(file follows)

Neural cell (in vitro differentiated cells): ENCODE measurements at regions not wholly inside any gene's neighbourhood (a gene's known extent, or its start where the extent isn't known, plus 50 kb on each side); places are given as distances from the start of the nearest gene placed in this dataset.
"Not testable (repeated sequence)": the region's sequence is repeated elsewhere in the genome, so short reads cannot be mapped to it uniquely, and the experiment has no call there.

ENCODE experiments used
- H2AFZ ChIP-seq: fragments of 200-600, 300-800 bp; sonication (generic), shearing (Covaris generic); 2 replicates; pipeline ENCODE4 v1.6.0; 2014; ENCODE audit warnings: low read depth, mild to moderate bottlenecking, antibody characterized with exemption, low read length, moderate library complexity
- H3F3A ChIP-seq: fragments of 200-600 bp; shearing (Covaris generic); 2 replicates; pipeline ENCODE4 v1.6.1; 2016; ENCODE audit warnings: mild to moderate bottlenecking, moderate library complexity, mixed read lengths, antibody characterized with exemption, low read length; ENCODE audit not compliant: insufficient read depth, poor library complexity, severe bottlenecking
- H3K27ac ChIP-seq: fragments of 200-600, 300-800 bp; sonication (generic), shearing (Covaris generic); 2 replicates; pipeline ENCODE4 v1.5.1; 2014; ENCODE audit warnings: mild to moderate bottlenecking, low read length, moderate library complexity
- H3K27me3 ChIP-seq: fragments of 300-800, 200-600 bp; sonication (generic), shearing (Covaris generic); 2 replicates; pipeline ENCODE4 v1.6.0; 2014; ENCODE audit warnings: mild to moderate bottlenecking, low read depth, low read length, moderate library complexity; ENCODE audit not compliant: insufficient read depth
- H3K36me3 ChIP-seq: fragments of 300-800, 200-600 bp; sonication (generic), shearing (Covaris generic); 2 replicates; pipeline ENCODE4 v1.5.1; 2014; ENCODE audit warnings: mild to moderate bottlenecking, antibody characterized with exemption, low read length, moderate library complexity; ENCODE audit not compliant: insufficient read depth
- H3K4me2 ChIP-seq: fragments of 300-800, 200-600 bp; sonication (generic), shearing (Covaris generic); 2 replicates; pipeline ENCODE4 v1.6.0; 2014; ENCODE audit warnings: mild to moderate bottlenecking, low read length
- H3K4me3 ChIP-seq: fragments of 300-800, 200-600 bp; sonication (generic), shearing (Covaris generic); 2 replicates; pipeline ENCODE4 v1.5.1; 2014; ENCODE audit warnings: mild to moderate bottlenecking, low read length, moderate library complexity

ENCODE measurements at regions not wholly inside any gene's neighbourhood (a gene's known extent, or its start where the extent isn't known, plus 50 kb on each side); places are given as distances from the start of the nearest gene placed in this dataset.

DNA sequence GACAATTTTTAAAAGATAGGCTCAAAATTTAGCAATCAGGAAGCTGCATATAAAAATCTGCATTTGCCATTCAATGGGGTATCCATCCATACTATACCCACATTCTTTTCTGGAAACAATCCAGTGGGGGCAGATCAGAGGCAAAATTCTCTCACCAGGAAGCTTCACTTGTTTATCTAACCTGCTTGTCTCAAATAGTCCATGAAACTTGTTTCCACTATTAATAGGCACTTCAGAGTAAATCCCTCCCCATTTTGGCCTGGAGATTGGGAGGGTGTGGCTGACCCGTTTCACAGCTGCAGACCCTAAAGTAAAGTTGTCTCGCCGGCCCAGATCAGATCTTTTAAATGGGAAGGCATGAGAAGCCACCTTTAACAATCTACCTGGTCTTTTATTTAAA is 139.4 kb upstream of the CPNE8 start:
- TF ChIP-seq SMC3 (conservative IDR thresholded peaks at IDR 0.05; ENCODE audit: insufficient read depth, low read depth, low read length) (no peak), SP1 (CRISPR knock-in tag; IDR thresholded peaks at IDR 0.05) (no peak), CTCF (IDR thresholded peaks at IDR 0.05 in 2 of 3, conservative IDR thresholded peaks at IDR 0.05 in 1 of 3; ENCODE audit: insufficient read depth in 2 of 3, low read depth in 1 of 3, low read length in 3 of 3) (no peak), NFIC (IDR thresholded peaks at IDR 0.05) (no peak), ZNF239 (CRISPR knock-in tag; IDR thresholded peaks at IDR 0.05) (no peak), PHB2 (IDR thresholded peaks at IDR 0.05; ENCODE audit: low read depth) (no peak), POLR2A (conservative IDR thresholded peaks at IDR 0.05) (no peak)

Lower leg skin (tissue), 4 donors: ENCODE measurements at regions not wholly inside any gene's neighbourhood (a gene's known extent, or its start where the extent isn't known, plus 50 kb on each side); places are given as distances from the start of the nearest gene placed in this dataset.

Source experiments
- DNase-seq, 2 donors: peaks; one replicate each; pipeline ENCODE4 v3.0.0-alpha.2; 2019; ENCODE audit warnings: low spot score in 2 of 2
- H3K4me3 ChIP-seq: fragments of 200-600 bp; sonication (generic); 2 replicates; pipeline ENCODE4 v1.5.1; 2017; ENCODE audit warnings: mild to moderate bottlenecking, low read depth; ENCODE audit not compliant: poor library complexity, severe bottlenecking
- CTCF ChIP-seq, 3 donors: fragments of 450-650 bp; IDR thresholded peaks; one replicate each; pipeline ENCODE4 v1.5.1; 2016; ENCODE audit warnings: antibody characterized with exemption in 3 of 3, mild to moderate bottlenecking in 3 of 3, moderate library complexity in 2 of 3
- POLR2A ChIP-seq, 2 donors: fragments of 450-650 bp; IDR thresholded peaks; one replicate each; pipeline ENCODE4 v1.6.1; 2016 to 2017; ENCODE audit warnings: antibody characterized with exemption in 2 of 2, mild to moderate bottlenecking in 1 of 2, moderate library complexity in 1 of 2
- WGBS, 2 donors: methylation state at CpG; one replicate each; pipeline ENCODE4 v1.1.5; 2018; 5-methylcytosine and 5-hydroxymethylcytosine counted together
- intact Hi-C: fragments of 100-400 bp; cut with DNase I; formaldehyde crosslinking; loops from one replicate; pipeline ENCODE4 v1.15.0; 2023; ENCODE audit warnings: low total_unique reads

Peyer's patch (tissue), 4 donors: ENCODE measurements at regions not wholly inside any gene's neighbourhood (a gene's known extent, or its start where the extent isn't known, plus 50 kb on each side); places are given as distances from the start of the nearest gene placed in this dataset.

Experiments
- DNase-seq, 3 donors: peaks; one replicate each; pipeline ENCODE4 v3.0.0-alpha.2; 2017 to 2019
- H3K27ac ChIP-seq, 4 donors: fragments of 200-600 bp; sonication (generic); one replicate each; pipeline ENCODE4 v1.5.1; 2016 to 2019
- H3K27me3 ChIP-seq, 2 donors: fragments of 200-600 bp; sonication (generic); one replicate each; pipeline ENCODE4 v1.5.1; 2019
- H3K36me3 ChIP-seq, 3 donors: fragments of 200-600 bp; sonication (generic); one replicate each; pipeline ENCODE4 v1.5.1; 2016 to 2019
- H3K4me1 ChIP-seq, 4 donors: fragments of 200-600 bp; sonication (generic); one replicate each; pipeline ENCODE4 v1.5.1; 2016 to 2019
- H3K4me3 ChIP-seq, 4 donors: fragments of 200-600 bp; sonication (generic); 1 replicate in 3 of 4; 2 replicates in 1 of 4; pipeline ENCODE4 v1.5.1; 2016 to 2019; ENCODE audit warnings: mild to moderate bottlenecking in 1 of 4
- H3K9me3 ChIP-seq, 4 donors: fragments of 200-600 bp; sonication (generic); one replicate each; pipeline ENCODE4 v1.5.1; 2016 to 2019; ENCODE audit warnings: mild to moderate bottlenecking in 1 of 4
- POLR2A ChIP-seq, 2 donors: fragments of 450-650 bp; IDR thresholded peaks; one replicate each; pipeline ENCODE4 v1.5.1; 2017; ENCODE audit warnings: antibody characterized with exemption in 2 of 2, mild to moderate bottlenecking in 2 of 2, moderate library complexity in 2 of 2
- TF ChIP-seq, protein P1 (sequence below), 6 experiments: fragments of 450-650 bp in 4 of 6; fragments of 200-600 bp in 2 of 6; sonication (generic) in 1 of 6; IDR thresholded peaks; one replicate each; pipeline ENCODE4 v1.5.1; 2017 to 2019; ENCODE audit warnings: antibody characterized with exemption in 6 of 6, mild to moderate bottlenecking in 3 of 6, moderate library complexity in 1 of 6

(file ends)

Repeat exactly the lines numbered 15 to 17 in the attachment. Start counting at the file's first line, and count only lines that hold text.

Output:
Source experiments
- DNase-seq, 2 donors: peaks; one replicate each; pipeline ENCODE4 v3.0.0-alpha.2; 2019; ENCODE audit warnings: low spot score in 2 of 2
- H3K4me3 ChIP-seq: fragments of 200-600 bp; sonication (generic); 2 replicates; pipeline ENCODE4 v1.5.1; 2017; ENCODE audit warnings: mild to moderate bottlenecking, low read depth; ENCODE audit not compliant: poor library complexity, severe bottlenecking